We are treated to quite a description of Jean Valjean.

It would be hard to come across a more wretched-looking passer-by. He was a man of average height, stocky and robust, in the prime of his life. He might have been forty-six or forty-eight years old. A cap with its leather peak pulled down partly concealed his weather-beaten face streaming with sweat. His shirt of coarse yellow cloth, fastened at the neck with a small silver anchor, revealed a glimpse of his hairy chest. He wore a rolled-up neckerchief, threadbare blue drill trousers with one knee faded to white and a hole in the other, a ragged old grey overall patched on one elbow with a bit of green cloth sewn on with twine, a soldier's knapsack on his back that was stuffed full, firmly buckled and brand-new; a huge knotted stick in his hand, hobnailed shoes on his stockingless feet, a shaven head and a long beard. 
We are warned several times that he is an untrustworthy, dishevelled looking man. 

The sweat, the heat, the journey on foot, the dust, added an indefinable disreputability to this shabby outfit.  
Jean Valjean has been released from his sentence, given a yellow passport and has to report in to town halls on his route. 
Release is not freedom. You are let out of prison, but you continue to serve your sentence. 
On the day after his release Jean ValJean finds a days work unloading bales outside an orange flower distillery in Grasse. I doubt that his day's work was anything like this video, and it's interesting to contrast a world needing orange blossom water for perfume manufacture as the same world that has just incarcerated and tortured Jean Valjean for his poverty for 19 years.

Even though Jean has money to pay for food and lodgings he is turned away from every door in Digne, after news spreads like wildfire that he is an ex-convict, until it is suggested that he knock on the Bishop's door.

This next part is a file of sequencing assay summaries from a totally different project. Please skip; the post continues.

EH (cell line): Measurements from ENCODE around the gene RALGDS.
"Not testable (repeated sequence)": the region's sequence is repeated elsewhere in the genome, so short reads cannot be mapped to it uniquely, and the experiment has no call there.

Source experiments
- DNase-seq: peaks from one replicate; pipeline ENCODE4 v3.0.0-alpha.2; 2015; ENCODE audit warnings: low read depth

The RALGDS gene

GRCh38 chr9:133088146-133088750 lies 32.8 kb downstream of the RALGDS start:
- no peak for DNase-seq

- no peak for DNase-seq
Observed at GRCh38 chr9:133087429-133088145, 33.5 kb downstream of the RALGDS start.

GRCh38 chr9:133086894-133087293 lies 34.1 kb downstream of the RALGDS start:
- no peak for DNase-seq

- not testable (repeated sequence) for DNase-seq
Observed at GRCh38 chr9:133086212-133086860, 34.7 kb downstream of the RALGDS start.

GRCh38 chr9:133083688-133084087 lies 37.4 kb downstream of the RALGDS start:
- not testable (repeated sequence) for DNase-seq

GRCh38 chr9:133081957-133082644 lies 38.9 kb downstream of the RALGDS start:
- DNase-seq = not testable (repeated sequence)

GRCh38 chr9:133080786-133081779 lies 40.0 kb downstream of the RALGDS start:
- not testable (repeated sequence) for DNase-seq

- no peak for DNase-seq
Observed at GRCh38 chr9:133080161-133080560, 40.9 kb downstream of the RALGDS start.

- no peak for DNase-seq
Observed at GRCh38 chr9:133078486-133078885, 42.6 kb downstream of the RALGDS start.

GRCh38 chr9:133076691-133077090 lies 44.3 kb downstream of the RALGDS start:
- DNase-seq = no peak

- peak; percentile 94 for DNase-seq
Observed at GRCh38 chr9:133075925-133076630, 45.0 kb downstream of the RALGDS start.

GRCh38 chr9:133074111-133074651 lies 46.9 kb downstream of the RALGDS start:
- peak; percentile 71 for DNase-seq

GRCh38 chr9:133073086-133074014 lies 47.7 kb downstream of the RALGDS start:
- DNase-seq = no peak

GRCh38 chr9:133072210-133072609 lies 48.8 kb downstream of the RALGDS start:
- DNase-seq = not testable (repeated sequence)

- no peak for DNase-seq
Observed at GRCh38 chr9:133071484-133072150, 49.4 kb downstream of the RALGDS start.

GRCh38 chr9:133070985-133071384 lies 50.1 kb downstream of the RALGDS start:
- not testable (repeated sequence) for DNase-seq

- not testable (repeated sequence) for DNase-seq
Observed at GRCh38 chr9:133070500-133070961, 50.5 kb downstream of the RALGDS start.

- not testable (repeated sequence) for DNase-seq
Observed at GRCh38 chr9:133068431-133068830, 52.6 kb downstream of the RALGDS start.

Here of course he is welcomed warmly, he offered a meal and shelter for the night. And finally after 25 chapters, 25 days of reading, we have a real plot point! Some action. 
He raised his iron candlestick as though to force the lock. The key was in it. He opened the cupboard. The first thing that met his eyes was the basket of silverware. He took it, and throwing caution to the wind strode across the room not worrying about the noise, reached the door, re-entered the chapel, opened the window, seized his staff, climbed over the ground-floor window-sill, put the silver into his knapsack, threw away the basket, crossed the garden, leapt over the wall like a tiger, and fled. 
It was so, so tempting to read the last two chapters at this stage, to gobble them up and be ready for Book 3. I was forced to distract myself with housework (ugh) and trying (but failing) to catch up in my French reading , and writing this post (much more delightful diversions). I was unable to resist the temptation though on the second last day, and read two chapters so that I could finish Book 2. 

In the very final chapter we see Jean Val Jean hit rock bottom. Not only has he stolen from the kindly bishop (who has then not turned him in), he has come so low as to steal from a child, and for no apparent reason. 

His past life, his first missed, his long expiation, his outward brutalisation, his award hardening, his release celebrated with so many plans of vengeance, what had happened to him at the bishop's house, the latest thing he had done- stealing forty sous from a child, a crime all the more craven and all the more monstrous coming after the bishop's pardon- all this came back to him, he saw it clearly, and with a clarity such as he had never seen before. He beheld his life and it looked horrible, he beheld his soul and it looked dreadful.

Victor Hugo gave us some spiriting, suspenseful passages in these latter chapters, and it bodes well for all the action to come.  

Slow Reading en français: I'm sad to report very little progress, well actually none, mainly because I've been gadding about the place on holidays. I'm planning on better progress next chapter.